Wisconsin Leadership Education in Neurodevelopmental and Related Disabilities

Making News

Smiling woman with long brown hair standing by a treeIn 2022, Danielle Gerber, WI LEND Family Fellow alumna, published an article in the Journal of Hospital Medicine along with faculty from the School of Medicine and Public Health here at UW-Madison. “Admitting what is needed: How the health system and society can reduce hospitalizations for children with medical complexity” is written from the perspective of a hospitalist, a parent of a child with medical complexity, and a complex care pediatrician and discusses why children with medical complexity deal with so many hospitalizations and what we as a society can do to help prevent some of them. “Interventions that replace avoidable hospitalizations with highly supportive home services likely improve other meaningful clinical and social outcomes, and may translate to individuals with less complex chronic illnesses. Robust home and community support will likely lead to fewer hospitalizations and broader societal benefits.” Read the full article here: http://doi.org/10.1002/jhm.12948.

In 2022, WI LEND Self-Advocacy discipline trainee Elise Fjelstad wrote a feature for the UW-Madison campus newspaper, The Badger Herald, entitled “Equity, not equality: UW disability community mobilizes for more equitable accommodation access, campus climate.” Elise highlights how students and faculty with disabilities are working towards more visibility and accessibility on campus. In an effort to uplift marginalized voices, she felt it was important to feature the work of people actually in the community and to serve as a reminder of the fact that there is always more work to do in fighting for an equitable world. “[UW students] said they believe faculty could use more training on how to both implement accommodations in their specific classes and interact with students who have accommodations — but proper access to accommodations is just the start of improving disability inclusion on campus.” Read more about what it means to have an inclusive and equitable campus for students with disabilities in Elise’s article.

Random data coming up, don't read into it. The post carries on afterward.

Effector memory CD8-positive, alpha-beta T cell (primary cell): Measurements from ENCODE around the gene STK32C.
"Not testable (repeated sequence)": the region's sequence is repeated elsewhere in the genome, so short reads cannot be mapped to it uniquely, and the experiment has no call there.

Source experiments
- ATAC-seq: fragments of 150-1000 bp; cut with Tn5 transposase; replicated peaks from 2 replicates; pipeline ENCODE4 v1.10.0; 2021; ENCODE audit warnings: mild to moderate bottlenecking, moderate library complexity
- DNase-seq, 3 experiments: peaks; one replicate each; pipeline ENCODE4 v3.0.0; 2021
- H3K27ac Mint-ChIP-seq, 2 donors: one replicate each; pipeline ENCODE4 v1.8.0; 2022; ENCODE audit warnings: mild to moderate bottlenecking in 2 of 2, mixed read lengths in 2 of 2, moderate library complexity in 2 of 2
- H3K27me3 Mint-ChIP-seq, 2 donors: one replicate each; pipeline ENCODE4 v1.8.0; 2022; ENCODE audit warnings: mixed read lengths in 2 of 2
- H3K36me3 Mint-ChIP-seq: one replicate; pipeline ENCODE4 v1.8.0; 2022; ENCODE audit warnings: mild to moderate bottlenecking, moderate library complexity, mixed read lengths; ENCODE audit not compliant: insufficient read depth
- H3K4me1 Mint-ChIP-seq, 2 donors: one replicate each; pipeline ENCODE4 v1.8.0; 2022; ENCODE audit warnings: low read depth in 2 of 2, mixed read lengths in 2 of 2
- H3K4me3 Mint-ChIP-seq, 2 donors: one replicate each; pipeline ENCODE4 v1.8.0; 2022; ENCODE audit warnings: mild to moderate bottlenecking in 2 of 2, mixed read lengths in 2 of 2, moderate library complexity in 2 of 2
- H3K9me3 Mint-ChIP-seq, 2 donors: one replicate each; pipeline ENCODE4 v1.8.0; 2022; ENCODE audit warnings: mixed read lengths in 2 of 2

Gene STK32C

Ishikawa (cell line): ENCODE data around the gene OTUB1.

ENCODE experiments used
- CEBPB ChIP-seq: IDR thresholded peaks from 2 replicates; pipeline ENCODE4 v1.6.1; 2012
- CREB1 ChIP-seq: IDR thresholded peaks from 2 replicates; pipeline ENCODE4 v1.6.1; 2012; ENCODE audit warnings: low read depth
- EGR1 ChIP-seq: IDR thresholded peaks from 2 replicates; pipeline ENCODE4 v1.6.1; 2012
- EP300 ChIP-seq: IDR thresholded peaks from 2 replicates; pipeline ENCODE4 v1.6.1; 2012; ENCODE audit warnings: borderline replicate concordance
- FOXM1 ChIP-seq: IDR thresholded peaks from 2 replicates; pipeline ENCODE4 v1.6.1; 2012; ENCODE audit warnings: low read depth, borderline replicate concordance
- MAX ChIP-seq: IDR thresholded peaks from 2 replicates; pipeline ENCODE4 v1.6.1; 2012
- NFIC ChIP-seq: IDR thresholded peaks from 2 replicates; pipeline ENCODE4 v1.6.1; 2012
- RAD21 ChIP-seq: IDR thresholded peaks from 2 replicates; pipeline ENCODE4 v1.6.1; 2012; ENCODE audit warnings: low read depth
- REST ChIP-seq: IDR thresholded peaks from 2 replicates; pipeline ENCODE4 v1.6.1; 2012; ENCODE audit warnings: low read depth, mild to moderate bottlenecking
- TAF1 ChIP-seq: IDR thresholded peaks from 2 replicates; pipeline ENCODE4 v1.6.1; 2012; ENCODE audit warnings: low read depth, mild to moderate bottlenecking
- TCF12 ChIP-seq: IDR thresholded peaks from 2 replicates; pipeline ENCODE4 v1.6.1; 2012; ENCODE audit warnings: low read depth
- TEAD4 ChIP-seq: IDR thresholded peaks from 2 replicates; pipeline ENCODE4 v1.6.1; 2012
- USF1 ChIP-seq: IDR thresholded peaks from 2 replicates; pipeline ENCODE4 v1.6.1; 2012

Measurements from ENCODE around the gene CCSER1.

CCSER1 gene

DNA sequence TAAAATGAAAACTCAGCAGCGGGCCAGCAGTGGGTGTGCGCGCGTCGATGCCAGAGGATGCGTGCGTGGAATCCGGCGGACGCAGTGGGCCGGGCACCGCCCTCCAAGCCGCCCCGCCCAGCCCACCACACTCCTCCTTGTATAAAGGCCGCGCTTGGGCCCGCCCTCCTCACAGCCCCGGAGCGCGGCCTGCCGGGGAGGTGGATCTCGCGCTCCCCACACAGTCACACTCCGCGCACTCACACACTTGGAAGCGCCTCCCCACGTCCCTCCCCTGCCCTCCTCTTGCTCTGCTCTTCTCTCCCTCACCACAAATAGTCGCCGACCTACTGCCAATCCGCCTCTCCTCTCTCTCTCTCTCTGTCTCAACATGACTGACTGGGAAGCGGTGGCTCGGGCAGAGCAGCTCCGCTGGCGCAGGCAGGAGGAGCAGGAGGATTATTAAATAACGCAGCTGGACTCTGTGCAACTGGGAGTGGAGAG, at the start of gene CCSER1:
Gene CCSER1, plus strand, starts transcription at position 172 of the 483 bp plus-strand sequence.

Smiling young woman with long blonde hair wearing brown cardigan and white shirt outdoors.In 2020, WI LEND Social Work trainee Kiley McLean took on a leadership role in development and implementation of the policy curriculum during her 2nd year. She mentored trainees in the policymaking process and in how to educate policymakers in different ways about issues related to the disability community. She has also engaged in advocacy of her own related to COVID-19 and people with disabilities. She published “Don’t Leave People with Disabilities Behind in Coronavirus Relief” in The Cap Times and “COVID-19 Relief Package: We are Essential” in AUCD Policy Talk. Through this, she advocated for “specific funding for direct support professionals that support people with disabilities, sick and paid leave for those caring for their loves ones with disabilities, specified funding for Medicaid home and community-based services, stimulus payments to all people with disabilities, and dedication to nondiscriminatory practices in health care.” Check out the article and Kiley’s AUCD post.

Kiley McLean smiles while holding her awardCongratulations to Kiley McLean, WI LEND social work alumna, for being selected as the 2022 Anne Rudigier Award recipient from the Association of University Centers on Disabilities (AUCD)! This award recognizes commitment, leadership and potential in supporting individuals with developmental disabilities and their families. A quote from Kiley’s nomination reads, “Kiley is an unusually gifted scientist who is conducting rigorous, impactful research on one of the most important topics in the field.” Click here to read the AUCD article about Kiley’s award.